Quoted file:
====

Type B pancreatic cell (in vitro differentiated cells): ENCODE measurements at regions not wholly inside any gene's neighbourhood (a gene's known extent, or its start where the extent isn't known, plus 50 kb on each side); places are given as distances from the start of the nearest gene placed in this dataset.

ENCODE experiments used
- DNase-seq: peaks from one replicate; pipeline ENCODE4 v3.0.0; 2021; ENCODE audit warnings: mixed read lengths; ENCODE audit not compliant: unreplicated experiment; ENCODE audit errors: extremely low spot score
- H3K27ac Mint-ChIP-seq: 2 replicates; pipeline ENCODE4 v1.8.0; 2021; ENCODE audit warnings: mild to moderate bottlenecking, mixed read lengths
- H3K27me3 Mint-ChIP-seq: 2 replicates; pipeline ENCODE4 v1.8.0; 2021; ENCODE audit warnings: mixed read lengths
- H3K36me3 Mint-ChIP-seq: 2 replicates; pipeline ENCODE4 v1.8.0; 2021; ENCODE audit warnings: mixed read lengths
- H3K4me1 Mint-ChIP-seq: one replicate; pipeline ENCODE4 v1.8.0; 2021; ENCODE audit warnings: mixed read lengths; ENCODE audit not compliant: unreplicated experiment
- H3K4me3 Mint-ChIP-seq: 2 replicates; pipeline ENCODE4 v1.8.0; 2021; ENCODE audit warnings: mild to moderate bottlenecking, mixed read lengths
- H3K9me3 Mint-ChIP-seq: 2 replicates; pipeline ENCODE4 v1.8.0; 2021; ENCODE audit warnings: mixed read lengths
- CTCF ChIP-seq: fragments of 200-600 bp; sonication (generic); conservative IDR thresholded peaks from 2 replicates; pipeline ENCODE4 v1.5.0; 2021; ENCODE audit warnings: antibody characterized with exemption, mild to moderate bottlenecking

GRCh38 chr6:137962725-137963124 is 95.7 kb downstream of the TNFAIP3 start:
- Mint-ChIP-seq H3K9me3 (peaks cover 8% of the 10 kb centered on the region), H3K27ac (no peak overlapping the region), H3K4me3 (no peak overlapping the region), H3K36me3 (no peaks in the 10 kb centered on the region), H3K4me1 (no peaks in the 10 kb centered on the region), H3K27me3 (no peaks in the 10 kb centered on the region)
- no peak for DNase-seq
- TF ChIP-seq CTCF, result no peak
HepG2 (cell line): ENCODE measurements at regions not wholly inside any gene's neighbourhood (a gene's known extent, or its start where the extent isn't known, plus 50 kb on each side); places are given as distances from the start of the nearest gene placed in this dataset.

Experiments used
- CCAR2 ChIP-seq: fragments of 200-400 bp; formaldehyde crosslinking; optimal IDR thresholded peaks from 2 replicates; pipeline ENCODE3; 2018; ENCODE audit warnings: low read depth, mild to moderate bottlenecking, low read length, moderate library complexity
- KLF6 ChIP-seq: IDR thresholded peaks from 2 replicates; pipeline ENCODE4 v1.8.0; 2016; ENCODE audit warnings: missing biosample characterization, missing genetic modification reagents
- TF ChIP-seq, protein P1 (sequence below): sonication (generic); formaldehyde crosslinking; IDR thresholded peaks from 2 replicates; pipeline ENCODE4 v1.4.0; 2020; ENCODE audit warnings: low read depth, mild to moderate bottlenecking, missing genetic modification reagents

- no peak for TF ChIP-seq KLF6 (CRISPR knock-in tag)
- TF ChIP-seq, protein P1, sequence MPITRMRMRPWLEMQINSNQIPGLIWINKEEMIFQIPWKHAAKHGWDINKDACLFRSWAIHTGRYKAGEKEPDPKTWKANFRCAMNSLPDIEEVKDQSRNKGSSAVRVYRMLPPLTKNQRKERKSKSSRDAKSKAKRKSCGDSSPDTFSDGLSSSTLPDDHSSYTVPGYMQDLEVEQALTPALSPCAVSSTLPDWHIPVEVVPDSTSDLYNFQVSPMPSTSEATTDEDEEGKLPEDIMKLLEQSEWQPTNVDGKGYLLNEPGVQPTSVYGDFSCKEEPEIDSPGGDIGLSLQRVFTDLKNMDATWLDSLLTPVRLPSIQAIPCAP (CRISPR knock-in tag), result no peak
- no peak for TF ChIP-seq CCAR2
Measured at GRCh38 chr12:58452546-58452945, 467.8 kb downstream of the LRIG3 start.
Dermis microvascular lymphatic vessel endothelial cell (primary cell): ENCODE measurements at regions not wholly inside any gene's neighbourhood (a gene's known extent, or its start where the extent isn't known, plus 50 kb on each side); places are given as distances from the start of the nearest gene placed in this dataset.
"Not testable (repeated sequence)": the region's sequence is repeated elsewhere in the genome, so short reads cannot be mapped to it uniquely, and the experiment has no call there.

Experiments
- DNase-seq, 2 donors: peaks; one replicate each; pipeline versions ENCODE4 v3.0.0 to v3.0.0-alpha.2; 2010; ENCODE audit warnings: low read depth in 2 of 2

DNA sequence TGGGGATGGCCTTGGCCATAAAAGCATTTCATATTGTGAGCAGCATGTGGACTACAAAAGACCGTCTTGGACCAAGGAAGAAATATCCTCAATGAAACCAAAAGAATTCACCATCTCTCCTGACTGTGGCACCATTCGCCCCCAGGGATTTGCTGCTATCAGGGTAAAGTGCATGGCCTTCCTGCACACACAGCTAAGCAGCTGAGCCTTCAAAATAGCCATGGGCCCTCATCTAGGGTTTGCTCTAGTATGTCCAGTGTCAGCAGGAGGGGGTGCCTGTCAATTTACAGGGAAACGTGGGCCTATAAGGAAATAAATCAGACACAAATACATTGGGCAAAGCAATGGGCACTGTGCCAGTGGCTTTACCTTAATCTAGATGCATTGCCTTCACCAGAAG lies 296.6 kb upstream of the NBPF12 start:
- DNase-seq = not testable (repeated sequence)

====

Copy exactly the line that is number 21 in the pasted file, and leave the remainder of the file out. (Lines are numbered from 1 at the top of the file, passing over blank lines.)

- TF ChIP-seq, protein P1, sequence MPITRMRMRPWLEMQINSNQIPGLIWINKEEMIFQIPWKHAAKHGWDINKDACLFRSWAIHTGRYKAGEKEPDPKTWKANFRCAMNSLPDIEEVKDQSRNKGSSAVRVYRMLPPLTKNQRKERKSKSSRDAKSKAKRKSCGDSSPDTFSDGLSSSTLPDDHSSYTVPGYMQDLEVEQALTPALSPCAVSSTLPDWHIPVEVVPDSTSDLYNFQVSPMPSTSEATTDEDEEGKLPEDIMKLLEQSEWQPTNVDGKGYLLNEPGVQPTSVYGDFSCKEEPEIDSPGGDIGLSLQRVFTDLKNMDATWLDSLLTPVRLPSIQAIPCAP (CRISPR knock-in tag), result no peak